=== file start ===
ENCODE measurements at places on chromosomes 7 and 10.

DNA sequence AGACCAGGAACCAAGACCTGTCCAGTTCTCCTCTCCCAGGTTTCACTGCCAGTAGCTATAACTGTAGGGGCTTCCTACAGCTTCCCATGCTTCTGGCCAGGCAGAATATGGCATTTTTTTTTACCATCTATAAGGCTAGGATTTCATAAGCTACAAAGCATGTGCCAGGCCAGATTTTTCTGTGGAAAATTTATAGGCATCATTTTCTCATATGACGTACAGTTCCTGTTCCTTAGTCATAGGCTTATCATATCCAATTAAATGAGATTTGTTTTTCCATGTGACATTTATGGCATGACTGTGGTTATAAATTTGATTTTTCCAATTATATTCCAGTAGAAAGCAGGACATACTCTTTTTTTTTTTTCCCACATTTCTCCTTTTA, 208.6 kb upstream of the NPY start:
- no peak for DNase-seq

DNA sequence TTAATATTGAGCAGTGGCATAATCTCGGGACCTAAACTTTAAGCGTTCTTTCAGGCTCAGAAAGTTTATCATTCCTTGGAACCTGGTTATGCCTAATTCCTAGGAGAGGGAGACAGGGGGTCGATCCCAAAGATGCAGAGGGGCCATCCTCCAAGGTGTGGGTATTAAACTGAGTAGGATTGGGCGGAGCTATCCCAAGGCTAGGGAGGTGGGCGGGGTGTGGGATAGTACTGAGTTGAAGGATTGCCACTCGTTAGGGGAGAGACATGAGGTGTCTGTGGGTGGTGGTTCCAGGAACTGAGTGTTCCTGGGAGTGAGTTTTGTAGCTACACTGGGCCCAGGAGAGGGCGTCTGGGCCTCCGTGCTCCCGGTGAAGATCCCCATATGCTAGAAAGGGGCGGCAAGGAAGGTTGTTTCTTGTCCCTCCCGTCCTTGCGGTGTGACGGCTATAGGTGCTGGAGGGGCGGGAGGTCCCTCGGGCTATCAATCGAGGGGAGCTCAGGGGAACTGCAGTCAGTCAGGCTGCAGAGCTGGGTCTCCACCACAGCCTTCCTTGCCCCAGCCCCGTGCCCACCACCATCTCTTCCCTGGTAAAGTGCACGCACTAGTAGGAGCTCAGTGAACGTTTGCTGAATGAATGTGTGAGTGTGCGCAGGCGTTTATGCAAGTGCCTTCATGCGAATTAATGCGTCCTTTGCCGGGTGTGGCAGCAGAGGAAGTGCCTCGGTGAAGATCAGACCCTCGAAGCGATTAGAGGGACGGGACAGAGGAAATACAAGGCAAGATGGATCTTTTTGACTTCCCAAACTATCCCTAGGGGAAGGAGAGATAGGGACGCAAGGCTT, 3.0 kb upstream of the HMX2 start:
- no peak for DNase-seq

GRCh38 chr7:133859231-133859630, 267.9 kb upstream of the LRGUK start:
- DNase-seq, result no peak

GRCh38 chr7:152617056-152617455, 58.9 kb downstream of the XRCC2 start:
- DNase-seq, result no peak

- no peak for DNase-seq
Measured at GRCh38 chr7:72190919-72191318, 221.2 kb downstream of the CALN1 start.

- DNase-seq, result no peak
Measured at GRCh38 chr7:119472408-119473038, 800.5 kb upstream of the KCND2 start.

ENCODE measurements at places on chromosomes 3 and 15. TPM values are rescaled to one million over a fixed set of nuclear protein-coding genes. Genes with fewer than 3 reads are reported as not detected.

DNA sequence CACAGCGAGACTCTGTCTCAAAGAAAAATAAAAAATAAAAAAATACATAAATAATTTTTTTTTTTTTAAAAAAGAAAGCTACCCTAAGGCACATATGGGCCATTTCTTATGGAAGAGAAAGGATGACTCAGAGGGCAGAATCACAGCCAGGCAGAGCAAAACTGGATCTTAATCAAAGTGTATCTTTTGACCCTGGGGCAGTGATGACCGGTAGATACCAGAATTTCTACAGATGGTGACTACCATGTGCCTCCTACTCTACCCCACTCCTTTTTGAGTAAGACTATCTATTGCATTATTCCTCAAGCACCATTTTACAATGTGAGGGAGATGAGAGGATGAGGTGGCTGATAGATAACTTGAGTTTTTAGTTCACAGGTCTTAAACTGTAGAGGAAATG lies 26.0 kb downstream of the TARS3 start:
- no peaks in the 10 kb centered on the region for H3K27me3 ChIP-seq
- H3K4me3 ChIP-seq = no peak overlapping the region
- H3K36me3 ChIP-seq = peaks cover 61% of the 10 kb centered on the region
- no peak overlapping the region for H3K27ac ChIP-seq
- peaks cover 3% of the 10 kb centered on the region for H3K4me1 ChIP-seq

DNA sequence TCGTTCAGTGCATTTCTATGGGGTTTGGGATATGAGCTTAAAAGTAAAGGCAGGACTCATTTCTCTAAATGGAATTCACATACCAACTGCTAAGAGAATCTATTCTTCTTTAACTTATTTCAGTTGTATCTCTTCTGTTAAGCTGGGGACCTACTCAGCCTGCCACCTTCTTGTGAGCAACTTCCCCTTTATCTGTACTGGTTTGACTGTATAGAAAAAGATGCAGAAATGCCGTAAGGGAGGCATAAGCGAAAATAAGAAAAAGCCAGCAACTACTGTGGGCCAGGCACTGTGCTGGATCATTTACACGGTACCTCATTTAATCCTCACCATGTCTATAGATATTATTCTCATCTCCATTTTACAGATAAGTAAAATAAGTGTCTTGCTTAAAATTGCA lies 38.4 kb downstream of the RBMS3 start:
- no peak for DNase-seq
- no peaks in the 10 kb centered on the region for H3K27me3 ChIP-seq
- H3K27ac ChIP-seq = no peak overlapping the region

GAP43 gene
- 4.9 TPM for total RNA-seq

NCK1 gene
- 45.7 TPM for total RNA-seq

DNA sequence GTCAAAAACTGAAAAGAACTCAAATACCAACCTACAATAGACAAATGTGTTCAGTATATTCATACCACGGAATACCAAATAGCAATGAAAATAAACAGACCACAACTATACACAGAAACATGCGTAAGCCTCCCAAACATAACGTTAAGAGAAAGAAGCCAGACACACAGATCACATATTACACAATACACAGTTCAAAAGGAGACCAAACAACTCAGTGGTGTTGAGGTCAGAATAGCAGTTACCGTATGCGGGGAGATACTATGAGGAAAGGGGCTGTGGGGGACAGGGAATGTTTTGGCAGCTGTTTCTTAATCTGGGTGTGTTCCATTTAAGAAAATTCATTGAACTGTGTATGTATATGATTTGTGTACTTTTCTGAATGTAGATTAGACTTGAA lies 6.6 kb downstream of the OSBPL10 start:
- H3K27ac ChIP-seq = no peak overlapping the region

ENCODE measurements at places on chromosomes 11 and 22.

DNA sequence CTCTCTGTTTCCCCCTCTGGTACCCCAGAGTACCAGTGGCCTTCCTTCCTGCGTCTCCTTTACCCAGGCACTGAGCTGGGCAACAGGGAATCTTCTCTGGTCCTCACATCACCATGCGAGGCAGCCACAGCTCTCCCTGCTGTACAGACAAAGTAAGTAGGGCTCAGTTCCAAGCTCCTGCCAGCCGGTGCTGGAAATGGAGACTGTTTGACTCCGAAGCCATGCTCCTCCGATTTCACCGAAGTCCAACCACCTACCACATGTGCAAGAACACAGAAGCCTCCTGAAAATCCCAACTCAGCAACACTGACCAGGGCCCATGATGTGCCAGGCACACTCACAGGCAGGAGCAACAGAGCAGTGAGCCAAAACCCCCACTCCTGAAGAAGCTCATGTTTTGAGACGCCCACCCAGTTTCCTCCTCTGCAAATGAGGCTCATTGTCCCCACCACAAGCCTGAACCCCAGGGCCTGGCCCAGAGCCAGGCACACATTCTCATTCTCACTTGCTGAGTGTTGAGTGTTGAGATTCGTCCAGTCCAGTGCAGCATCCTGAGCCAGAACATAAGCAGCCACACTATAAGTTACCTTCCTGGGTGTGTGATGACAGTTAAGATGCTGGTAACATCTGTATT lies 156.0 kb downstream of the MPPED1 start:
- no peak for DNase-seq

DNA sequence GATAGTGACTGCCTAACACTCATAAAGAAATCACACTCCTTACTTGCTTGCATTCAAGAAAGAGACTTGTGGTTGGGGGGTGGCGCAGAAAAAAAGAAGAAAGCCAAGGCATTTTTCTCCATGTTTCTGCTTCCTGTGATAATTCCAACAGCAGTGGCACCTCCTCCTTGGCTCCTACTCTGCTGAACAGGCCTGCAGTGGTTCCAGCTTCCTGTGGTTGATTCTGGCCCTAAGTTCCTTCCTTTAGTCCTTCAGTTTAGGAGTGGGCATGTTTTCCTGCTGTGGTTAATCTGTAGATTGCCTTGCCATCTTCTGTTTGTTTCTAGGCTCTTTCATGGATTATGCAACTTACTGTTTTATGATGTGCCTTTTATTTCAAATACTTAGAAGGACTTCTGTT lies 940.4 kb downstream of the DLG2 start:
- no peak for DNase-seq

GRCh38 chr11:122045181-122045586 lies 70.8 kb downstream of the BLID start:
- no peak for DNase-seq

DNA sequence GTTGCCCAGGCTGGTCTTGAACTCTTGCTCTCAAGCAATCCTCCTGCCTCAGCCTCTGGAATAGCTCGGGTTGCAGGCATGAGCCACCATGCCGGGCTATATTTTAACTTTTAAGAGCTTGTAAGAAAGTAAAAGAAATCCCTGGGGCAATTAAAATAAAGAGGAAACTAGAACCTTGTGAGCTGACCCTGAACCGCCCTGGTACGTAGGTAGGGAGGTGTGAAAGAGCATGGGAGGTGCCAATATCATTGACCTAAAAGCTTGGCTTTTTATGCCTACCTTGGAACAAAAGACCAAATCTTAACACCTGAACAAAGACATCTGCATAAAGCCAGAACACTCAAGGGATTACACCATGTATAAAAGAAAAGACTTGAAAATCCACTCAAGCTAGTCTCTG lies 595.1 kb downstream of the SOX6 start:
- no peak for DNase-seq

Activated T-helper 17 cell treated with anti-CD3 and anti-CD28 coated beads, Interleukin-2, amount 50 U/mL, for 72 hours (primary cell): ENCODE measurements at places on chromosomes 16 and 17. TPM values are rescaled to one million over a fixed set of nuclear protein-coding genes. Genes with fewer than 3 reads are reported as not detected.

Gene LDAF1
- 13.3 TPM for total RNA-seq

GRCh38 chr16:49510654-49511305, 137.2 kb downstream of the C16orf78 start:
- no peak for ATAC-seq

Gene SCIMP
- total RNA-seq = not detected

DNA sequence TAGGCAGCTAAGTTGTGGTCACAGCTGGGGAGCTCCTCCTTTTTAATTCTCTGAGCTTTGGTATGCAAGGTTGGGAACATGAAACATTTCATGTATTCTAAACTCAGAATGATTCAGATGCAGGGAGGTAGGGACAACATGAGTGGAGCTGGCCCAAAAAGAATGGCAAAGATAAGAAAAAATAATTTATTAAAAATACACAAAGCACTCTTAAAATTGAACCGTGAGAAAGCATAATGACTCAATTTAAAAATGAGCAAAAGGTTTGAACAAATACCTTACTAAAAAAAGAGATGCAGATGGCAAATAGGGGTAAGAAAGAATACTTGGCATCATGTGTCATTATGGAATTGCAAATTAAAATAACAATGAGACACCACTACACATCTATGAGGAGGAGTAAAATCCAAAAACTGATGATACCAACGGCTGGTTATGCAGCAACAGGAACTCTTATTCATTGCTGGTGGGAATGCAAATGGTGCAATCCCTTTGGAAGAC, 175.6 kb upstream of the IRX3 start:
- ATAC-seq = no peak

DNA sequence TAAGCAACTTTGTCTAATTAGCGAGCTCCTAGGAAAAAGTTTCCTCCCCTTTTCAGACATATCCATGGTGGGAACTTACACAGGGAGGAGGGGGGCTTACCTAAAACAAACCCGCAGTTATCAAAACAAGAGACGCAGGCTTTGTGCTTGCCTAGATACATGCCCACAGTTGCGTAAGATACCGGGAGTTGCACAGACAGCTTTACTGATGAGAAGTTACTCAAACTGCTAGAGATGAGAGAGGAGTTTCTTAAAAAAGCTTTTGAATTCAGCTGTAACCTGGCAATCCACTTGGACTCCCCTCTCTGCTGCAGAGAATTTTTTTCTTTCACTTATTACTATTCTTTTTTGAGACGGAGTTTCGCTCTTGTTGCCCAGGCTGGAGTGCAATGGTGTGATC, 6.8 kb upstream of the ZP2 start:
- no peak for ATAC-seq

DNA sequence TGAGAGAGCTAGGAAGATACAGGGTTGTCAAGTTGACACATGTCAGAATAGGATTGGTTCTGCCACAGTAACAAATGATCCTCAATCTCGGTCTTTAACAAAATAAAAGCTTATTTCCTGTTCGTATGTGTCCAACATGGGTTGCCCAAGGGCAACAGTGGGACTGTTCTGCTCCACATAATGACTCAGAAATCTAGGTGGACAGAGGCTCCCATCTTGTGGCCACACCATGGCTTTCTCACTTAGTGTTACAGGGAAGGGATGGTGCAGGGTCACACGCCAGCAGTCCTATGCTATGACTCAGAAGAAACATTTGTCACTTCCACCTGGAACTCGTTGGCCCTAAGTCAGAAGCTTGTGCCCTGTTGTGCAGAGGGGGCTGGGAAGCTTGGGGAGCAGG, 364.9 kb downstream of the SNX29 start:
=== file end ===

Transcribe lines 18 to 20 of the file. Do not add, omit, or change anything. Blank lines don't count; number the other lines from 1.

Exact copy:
- H3K36me3 ChIP-seq = peaks cover 61% of the 10 kb centered on the region
- no peak overlapping the region for H3K27ac ChIP-seq
- peaks cover 3% of the 10 kb centered on the region for H3K4me1 ChIP-seq